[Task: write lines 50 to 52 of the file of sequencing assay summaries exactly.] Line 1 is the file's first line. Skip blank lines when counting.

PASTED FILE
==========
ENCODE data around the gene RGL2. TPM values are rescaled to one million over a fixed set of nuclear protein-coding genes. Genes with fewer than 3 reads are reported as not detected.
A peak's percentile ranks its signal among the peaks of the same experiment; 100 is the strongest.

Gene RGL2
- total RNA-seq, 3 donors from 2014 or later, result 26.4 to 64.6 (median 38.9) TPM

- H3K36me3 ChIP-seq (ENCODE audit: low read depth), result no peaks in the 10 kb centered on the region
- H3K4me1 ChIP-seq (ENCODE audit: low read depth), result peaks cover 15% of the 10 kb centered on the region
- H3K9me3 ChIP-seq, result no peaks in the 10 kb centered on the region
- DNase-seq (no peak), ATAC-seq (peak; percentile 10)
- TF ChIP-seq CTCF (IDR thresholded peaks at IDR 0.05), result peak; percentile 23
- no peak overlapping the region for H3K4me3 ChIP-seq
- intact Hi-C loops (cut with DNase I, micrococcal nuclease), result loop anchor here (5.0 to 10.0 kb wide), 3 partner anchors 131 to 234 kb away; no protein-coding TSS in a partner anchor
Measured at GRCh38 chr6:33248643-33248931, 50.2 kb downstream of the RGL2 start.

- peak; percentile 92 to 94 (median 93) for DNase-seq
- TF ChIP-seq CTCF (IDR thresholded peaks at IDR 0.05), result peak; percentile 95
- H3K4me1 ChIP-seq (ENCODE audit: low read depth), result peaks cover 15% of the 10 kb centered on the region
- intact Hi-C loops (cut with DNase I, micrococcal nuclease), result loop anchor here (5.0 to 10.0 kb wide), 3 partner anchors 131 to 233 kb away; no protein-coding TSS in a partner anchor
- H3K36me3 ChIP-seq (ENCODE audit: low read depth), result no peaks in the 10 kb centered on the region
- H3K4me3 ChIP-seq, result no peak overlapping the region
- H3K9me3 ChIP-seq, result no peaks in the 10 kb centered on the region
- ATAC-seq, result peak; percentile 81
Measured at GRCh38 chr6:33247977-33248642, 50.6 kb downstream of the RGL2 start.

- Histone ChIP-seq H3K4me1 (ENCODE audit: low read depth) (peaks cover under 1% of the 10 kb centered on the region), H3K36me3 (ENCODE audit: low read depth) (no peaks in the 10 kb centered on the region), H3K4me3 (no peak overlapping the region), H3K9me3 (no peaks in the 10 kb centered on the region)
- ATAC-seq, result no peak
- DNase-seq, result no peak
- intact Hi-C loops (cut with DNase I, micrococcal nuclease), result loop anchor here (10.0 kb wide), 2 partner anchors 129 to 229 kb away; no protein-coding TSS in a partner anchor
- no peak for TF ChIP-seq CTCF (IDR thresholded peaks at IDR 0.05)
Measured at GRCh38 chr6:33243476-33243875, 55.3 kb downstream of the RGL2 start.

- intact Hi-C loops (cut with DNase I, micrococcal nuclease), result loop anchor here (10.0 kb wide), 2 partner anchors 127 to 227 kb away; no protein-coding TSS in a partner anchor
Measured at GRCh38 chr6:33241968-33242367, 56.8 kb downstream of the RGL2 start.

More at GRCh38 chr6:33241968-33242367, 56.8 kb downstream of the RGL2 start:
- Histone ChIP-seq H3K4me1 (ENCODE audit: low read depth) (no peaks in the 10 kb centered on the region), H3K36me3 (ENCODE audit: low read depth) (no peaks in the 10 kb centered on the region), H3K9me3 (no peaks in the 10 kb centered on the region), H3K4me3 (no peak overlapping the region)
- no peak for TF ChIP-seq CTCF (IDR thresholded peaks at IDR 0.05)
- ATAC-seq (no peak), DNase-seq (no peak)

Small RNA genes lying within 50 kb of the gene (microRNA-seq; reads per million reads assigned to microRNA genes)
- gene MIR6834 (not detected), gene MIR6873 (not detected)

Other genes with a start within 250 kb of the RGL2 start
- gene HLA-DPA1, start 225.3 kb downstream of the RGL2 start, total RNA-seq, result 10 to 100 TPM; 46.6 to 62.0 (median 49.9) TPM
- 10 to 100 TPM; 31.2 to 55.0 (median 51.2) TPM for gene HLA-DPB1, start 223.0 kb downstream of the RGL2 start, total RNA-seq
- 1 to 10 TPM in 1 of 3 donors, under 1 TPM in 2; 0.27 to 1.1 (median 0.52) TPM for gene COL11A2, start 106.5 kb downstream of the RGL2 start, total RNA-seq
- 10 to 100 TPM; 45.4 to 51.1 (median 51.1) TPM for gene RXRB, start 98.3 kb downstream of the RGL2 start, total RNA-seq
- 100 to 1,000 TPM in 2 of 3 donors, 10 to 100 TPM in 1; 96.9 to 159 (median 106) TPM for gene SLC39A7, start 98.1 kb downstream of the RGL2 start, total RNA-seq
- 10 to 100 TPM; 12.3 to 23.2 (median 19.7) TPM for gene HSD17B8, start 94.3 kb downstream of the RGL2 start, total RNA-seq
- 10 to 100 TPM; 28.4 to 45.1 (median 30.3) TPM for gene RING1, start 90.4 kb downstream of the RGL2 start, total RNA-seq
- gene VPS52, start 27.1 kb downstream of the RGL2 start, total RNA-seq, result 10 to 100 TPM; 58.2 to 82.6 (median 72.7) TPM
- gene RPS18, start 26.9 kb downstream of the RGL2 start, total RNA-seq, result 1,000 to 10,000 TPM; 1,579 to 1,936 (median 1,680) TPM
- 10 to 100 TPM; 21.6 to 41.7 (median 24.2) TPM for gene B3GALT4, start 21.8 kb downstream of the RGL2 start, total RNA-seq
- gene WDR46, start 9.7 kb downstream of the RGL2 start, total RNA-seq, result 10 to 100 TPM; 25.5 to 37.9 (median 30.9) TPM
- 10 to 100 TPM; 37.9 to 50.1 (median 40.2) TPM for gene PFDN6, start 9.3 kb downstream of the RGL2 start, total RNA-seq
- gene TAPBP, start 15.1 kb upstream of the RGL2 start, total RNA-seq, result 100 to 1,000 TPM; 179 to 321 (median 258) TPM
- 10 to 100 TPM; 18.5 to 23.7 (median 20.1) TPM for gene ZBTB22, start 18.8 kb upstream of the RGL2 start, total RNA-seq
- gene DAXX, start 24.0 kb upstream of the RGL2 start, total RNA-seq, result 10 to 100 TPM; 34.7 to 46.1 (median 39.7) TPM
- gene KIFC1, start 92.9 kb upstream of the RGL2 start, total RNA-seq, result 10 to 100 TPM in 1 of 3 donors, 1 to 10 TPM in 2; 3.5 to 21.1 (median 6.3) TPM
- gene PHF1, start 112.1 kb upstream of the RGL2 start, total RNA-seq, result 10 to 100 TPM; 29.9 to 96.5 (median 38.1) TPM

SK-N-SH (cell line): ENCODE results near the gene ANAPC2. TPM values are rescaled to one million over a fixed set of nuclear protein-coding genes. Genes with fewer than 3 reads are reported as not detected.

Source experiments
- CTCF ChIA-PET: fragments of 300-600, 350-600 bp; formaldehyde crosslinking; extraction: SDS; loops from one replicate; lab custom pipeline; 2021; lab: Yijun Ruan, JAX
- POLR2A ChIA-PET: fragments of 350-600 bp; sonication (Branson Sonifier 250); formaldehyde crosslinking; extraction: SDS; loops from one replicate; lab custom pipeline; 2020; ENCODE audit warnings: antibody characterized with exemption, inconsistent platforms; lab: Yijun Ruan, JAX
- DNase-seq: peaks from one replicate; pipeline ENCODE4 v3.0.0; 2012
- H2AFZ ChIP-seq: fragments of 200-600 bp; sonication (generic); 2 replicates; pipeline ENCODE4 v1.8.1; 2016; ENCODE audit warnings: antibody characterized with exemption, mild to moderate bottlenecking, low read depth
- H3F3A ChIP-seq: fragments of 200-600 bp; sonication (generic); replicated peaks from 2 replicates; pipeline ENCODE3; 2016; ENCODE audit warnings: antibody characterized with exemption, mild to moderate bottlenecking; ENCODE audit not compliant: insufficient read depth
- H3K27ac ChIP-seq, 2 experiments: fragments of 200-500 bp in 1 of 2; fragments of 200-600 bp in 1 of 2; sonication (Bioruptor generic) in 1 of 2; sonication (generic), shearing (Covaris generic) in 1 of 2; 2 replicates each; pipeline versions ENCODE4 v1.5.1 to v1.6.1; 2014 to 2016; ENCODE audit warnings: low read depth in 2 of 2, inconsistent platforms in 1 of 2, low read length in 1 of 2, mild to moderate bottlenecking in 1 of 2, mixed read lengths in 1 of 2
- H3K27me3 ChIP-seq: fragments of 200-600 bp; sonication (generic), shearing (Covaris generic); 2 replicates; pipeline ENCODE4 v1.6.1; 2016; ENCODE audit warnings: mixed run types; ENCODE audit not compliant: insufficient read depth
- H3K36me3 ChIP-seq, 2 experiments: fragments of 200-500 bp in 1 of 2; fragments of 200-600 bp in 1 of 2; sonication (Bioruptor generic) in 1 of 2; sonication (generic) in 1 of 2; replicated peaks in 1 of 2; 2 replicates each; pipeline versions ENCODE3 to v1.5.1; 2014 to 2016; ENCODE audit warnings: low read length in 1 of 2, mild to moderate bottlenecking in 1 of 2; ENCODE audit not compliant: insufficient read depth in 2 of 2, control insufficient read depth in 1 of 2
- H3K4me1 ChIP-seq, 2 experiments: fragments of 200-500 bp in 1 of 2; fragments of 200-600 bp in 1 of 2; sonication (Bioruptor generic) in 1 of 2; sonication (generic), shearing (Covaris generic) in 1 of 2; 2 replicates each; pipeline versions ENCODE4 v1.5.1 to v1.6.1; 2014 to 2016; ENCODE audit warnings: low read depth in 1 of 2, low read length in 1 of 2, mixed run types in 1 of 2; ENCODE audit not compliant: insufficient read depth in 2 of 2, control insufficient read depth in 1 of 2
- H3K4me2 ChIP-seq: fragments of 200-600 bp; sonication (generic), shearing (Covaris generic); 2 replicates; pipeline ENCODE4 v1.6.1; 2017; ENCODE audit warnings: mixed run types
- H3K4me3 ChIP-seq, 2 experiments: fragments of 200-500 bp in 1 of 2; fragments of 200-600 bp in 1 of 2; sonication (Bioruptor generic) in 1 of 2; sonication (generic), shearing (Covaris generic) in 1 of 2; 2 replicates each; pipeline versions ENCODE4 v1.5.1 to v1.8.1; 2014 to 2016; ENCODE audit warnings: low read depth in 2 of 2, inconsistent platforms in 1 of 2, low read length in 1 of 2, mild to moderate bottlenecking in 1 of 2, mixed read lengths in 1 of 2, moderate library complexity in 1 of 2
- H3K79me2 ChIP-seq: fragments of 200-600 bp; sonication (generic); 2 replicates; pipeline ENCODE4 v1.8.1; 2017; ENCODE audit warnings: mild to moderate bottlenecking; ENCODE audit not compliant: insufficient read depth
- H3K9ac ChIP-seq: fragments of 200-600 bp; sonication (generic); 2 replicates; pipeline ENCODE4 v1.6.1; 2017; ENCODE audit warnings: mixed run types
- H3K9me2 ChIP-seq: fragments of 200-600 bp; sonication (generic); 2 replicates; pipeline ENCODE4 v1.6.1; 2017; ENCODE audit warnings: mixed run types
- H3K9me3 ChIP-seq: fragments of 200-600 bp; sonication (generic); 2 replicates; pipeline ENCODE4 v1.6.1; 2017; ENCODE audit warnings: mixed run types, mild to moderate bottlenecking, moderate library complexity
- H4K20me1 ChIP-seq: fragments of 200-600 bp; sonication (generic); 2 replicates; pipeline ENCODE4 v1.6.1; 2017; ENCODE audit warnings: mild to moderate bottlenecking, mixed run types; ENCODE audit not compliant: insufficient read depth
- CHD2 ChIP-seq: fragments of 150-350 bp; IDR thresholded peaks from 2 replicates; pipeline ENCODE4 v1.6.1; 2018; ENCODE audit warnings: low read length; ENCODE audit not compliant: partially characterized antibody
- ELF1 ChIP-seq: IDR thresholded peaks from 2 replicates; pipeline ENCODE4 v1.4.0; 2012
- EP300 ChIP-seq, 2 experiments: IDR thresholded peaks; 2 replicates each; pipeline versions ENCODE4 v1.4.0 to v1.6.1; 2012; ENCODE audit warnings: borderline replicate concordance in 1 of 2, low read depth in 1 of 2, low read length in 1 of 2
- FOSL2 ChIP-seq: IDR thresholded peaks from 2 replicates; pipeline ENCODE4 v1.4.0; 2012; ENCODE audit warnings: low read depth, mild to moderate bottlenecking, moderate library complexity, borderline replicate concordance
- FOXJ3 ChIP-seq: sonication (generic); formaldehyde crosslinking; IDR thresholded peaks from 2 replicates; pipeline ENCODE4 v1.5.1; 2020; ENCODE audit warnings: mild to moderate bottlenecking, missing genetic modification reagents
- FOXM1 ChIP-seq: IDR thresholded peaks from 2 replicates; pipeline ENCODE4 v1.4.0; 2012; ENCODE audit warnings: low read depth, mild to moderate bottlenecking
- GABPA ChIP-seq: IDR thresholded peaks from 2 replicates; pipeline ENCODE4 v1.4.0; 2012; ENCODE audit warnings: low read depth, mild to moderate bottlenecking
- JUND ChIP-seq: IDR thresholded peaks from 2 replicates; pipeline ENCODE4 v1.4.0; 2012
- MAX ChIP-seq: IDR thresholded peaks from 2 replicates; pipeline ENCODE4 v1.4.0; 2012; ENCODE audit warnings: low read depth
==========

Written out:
- 10 to 100 TPM; 18.5 to 23.7 (median 20.1) TPM for gene ZBTB22, start 18.8 kb upstream of the RGL2 start, total RNA-seq
- gene DAXX, start 24.0 kb upstream of the RGL2 start, total RNA-seq, result 10 to 100 TPM; 34.7 to 46.1 (median 39.7) TPM
- gene KIFC1, start 92.9 kb upstream of the RGL2 start, total RNA-seq, result 10 to 100 TPM in 1 of 3 donors, 1 to 10 TPM in 2; 3.5 to 21.1 (median 6.3) TPM